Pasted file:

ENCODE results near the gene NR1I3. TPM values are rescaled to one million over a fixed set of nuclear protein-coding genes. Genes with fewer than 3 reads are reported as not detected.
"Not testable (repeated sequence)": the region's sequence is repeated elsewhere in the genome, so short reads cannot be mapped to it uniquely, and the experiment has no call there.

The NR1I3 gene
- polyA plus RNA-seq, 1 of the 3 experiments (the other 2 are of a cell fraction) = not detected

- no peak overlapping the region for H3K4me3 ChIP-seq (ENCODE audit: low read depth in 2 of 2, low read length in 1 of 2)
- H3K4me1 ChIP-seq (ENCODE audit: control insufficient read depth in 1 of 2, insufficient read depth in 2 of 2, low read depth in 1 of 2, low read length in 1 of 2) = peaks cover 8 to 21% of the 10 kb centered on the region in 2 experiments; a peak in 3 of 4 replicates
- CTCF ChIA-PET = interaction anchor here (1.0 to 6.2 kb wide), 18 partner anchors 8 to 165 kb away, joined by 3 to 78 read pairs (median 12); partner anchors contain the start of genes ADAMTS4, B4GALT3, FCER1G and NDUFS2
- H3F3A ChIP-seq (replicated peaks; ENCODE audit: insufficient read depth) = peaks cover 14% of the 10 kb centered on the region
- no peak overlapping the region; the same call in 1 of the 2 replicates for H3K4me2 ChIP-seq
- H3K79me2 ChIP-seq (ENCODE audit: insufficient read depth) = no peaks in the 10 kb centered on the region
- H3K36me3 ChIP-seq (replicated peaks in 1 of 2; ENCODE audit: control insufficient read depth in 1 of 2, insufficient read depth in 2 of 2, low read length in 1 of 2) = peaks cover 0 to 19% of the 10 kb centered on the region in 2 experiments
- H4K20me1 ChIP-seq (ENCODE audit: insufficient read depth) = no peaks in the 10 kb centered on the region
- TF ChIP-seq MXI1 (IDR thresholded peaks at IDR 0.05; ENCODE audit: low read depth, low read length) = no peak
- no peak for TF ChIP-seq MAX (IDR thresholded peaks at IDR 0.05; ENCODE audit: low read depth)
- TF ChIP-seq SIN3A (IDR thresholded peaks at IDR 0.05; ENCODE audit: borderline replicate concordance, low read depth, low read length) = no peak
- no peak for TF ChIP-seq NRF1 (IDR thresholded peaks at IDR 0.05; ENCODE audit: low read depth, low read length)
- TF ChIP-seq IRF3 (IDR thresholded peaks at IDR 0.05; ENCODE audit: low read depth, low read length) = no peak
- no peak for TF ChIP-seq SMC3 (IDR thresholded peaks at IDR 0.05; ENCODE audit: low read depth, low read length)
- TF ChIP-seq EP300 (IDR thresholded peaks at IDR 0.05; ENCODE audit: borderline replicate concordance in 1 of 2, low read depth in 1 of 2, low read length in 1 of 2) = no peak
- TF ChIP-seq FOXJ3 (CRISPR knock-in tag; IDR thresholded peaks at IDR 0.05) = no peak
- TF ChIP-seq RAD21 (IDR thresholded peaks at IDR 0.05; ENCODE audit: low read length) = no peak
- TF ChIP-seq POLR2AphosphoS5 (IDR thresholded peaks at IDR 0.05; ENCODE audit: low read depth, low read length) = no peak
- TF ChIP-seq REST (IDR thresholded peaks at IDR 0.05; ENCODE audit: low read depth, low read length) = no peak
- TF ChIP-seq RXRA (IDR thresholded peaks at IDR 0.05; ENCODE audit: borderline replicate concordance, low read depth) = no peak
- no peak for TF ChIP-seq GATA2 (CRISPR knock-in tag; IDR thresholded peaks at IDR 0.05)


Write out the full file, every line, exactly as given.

ENCODE results near the gene NR1I3. TPM values are rescaled to one million over a fixed set of nuclear protein-coding genes. Genes with fewer than 3 reads are reported as not detected.
"Not testable (repeated sequence)": the region's sequence is repeated elsewhere in the genome, so short reads cannot be mapped to it uniquely, and the experiment has no call there.

The NR1I3 gene
- polyA plus RNA-seq, 1 of the 3 experiments (the other 2 are of a cell fraction) = not detected

- no peak overlapping the region for H3K4me3 ChIP-seq (ENCODE audit: low read depth in 2 of 2, low read length in 1 of 2)
- H3K4me1 ChIP-seq (ENCODE audit: control insufficient read depth in 1 of 2, insufficient read depth in 2 of 2, low read depth in 1 of 2, low read length in 1 of 2) = peaks cover 8 to 21% of the 10 kb centered on the region in 2 experiments; a peak in 3 of 4 replicates
- CTCF ChIA-PET = interaction anchor here (1.0 to 6.2 kb wide), 18 partner anchors 8 to 165 kb away, joined by 3 to 78 read pairs (median 12); partner anchors contain the start of genes ADAMTS4, B4GALT3, FCER1G and NDUFS2
- H3F3A ChIP-seq (replicated peaks; ENCODE audit: insufficient read depth) = peaks cover 14% of the 10 kb centered on the region
- no peak overlapping the region; the same call in 1 of the 2 replicates for H3K4me2 ChIP-seq
- H3K79me2 ChIP-seq (ENCODE audit: insufficient read depth) = no peaks in the 10 kb centered on the region
- H3K36me3 ChIP-seq (replicated peaks in 1 of 2; ENCODE audit: control insufficient read depth in 1 of 2, insufficient read depth in 2 of 2, low read length in 1 of 2) = peaks cover 0 to 19% of the 10 kb centered on the region in 2 experiments
- H4K20me1 ChIP-seq (ENCODE audit: insufficient read depth) = no peaks in the 10 kb centered on the region
- TF ChIP-seq MXI1 (IDR thresholded peaks at IDR 0.05; ENCODE audit: low read depth, low read length) = no peak
- no peak for TF ChIP-seq MAX (IDR thresholded peaks at IDR 0.05; ENCODE audit: low read depth)
- TF ChIP-seq SIN3A (IDR thresholded peaks at IDR 0.05; ENCODE audit: borderline replicate concordance, low read depth, low read length) = no peak
- no peak for TF ChIP-seq NRF1 (IDR thresholded peaks at IDR 0.05; ENCODE audit: low read depth, low read length)
- TF ChIP-seq IRF3 (IDR thresholded peaks at IDR 0.05; ENCODE audit: low read depth, low read length) = no peak
- no peak for TF ChIP-seq SMC3 (IDR thresholded peaks at IDR 0.05; ENCODE audit: low read depth, low read length)
- TF ChIP-seq EP300 (IDR thresholded peaks at IDR 0.05; ENCODE audit: borderline replicate concordance in 1 of 2, low read depth in 1 of 2, low read length in 1 of 2) = no peak
- TF ChIP-seq FOXJ3 (CRISPR knock-in tag; IDR thresholded peaks at IDR 0.05) = no peak
- TF ChIP-seq RAD21 (IDR thresholded peaks at IDR 0.05; ENCODE audit: low read length) = no peak
- TF ChIP-seq POLR2AphosphoS5 (IDR thresholded peaks at IDR 0.05; ENCODE audit: low read depth, low read length) = no peak
- TF ChIP-seq REST (IDR thresholded peaks at IDR 0.05; ENCODE audit: low read depth, low read length) = no peak
- TF ChIP-seq RXRA (IDR thresholded peaks at IDR 0.05; ENCODE audit: borderline replicate concordance, low read depth) = no peak
- no peak for TF ChIP-seq GATA2 (CRISPR knock-in tag; IDR thresholded peaks at IDR 0.05)